“Yes, mother.” Julian walked over to the first door, put down his bags and swung it wide.
A slam from downstairs signaled Paul’s exit from the house but Julian simply stood in the doorway, looking in. Clothes were strewn across the bed, sand-encrusted boots lay on the floor and a menacing looking spear-gun stood propped against the delicate rattan dresser.
“Curiouser and curiouser.”
Paul already had a guest.
At that moment another sound drifted up to Julian. It was the motor of a boat again, but not the deep-throated roar of the launch they’d arrived on. This motor gave off a high pitched note, and it was whining closer. Julian’s gaze slid back to the spear gun.
An uninvited guest?
Something squirmed in his stomach as he stepped around his bags. “You down there, Paul?” he called softly.
He padded down the steps. “Paul…?”
The boat’s motor cut abruptly and in the silence that followed Julian felt hairs prickle on the back of his neck. He sidled up to the living room window and edged his head around in time to see something disappear under the water beside the beach’s solitary jetty. A battered and ancient, empty dingy was now tethered there.
“Sweet Jesus,” he whispered. A squatter. Paul had a squatter living in his holiday house. A squatter with a dirty big spear gun.
Julian closed his eyes for a second and tried to swallow down fear. Where the hell was Paul?
He risked a glance over his shoulder but the house was empty. Was Paul outside? Was he watching and waiting to pounce on this bastard?
Julian sure as hell hoped so.
He turned back to the window and the breath he’d been about to take locked in his lungs.
A hundred yards away, rising out of the sea with the sun sparkling jewels on the water cascading down her tall, gorgeous body, was what could only be described in Julian’s limited vocabulary as a Goddess. Black one-piece swimsuit – stretched in all the right places, long black hair, long legs, and an expression he hesitated to describe as mean because she was so damned beautiful. Except it did look mean, as though she was really mad at someone and was looking forward to kicking their butt.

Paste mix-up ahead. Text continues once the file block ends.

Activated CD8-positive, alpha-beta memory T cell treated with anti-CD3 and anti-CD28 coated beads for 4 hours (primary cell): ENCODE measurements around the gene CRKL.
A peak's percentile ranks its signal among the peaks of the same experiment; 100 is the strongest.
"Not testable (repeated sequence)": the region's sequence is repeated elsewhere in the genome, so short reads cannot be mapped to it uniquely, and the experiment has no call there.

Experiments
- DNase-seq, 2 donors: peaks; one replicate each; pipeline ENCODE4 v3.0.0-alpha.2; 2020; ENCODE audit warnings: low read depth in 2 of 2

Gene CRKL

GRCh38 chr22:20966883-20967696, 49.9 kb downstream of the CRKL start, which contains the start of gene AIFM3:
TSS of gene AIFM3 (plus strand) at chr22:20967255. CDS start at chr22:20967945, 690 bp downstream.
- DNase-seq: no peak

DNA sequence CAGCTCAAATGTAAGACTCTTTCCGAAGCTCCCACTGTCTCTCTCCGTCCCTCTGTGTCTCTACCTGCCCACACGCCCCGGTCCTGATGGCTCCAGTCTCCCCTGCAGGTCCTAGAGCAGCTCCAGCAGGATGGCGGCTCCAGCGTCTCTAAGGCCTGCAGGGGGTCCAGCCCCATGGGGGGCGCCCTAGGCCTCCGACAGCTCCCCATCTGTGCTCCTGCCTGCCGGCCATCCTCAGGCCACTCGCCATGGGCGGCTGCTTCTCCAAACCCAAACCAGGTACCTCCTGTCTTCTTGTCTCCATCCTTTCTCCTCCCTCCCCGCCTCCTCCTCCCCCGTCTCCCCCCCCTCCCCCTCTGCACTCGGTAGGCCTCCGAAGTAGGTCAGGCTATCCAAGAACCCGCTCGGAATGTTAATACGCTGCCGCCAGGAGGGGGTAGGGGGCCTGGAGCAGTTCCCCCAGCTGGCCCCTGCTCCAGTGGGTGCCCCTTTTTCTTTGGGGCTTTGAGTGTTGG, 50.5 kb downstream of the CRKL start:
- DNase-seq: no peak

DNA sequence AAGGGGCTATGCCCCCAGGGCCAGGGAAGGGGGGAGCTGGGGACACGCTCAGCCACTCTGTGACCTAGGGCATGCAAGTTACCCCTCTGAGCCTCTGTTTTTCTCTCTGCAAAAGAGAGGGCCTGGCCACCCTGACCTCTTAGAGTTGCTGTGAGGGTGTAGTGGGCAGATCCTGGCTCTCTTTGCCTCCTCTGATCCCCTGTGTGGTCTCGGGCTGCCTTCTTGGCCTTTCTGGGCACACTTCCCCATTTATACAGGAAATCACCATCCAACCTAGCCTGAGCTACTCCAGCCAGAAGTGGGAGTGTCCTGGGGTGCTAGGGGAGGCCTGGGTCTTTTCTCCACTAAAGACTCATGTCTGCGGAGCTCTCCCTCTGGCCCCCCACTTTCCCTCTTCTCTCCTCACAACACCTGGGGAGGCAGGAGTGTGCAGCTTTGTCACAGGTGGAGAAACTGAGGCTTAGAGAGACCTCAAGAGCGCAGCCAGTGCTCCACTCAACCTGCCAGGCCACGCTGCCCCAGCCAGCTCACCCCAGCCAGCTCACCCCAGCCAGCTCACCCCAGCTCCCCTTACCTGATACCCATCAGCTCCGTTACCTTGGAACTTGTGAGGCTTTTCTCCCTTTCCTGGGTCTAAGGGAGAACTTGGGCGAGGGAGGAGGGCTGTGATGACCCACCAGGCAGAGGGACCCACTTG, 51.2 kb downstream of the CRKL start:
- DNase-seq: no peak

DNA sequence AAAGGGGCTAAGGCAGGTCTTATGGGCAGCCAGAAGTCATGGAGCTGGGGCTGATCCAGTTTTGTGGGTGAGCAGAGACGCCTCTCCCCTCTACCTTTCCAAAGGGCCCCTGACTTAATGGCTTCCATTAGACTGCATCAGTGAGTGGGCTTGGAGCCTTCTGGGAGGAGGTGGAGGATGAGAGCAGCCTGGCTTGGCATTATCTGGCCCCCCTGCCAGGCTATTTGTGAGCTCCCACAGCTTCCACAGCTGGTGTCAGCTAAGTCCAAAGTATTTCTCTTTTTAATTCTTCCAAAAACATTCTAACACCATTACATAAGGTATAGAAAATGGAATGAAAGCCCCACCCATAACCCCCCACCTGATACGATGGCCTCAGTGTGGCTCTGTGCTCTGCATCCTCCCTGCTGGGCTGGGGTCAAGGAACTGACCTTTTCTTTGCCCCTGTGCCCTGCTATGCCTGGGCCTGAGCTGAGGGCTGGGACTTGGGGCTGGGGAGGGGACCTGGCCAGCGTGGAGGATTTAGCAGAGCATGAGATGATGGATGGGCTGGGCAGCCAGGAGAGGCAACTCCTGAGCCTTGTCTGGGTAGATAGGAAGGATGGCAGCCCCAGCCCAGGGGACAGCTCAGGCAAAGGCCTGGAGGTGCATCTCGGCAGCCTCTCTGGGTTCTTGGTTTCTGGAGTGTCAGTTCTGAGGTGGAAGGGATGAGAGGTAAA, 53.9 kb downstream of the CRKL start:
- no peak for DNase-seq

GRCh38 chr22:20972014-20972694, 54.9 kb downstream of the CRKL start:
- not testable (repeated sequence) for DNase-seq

“O M G,” he whispered. She was striding straight for the front door, a fact he should have registered sooner, this being the only house on the beach. But other parts of his anatomy seemed to be over-riding brain function and it wasn’t until she was loping up the front stairs that he noticed the short knife strapped to her thigh and the fear returned.
Back to the wall, Julian waited for her to open the door – not sure what he should do when she did. Paul had to be nearby. Perhaps even now he was sneaking up behind her while Julian waited.
The sound of heavy footsteps on the verandah was punctuated by a string of curses that would have curled Julian’s hair, had it not already been a tangle of black goat-curls. But whatever action Julian might have planned was curtailed by the front door being slammed, perhaps even kicked, open. Julian gawked, bug-eyed, as she marched across the living area, a trail of dripping water and caked sand in her wake.
He held his breath – well, he couldn’t breathe anyway – but some survival-instinct told him that if he was as quiet as the mouse he was always being compared to, he might just manage to evade her scrutiny.
She was headed for the kitchen, and he only needed her to take another couple of steps before he could start edging across the wall towards the front door and –
She stopped dead.
Julian’s desperate gaze flew past her. The equipment box on the breakfast bar!